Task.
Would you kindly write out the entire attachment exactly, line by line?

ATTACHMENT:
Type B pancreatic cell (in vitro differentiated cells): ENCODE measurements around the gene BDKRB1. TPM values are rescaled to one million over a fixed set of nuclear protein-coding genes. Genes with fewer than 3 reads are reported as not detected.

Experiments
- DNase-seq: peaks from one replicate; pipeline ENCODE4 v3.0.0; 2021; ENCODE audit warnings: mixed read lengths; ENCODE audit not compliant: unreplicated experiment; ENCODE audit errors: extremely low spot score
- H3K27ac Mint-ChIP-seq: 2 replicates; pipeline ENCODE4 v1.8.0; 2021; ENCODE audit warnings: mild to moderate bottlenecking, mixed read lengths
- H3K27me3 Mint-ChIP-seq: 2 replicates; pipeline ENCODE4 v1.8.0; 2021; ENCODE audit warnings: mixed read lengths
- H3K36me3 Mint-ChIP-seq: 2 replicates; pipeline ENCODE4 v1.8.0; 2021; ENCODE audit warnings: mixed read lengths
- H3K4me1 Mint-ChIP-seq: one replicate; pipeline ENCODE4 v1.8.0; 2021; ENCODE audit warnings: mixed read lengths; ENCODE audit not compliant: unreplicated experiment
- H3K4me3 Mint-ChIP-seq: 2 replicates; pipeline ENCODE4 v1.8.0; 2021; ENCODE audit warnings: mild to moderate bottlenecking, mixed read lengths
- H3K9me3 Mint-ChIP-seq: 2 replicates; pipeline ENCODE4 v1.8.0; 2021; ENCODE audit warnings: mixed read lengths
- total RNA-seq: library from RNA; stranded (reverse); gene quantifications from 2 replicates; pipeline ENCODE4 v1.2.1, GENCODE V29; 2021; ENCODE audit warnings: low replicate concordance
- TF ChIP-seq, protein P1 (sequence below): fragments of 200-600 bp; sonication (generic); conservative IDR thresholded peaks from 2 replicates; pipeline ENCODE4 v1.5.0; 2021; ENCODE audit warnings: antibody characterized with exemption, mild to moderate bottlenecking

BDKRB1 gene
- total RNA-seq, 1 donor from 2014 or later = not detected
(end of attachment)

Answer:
Type B pancreatic cell (in vitro differentiated cells): ENCODE measurements around the gene BDKRB1. TPM values are rescaled to one million over a fixed set of nuclear protein-coding genes. Genes with fewer than 3 reads are reported as not detected.

Experiments
- DNase-seq: peaks from one replicate; pipeline ENCODE4 v3.0.0; 2021; ENCODE audit warnings: mixed read lengths; ENCODE audit not compliant: unreplicated experiment; ENCODE audit errors: extremely low spot score
- H3K27ac Mint-ChIP-seq: 2 replicates; pipeline ENCODE4 v1.8.0; 2021; ENCODE audit warnings: mild to moderate bottlenecking, mixed read lengths
- H3K27me3 Mint-ChIP-seq: 2 replicates; pipeline ENCODE4 v1.8.0; 2021; ENCODE audit warnings: mixed read lengths
- H3K36me3 Mint-ChIP-seq: 2 replicates; pipeline ENCODE4 v1.8.0; 2021; ENCODE audit warnings: mixed read lengths
- H3K4me1 Mint-ChIP-seq: one replicate; pipeline ENCODE4 v1.8.0; 2021; ENCODE audit warnings: mixed read lengths; ENCODE audit not compliant: unreplicated experiment
- H3K4me3 Mint-ChIP-seq: 2 replicates; pipeline ENCODE4 v1.8.0; 2021; ENCODE audit warnings: mild to moderate bottlenecking, mixed read lengths
- H3K9me3 Mint-ChIP-seq: 2 replicates; pipeline ENCODE4 v1.8.0; 2021; ENCODE audit warnings: mixed read lengths
- total RNA-seq: library from RNA; stranded (reverse); gene quantifications from 2 replicates; pipeline ENCODE4 v1.2.1, GENCODE V29; 2021; ENCODE audit warnings: low replicate concordance
- TF ChIP-seq, protein P1 (sequence below): fragments of 200-600 bp; sonication (generic); conservative IDR thresholded peaks from 2 replicates; pipeline ENCODE4 v1.5.0; 2021; ENCODE audit warnings: antibody characterized with exemption, mild to moderate bottlenecking

BDKRB1 gene
- total RNA-seq, 1 donor from 2014 or later = not detected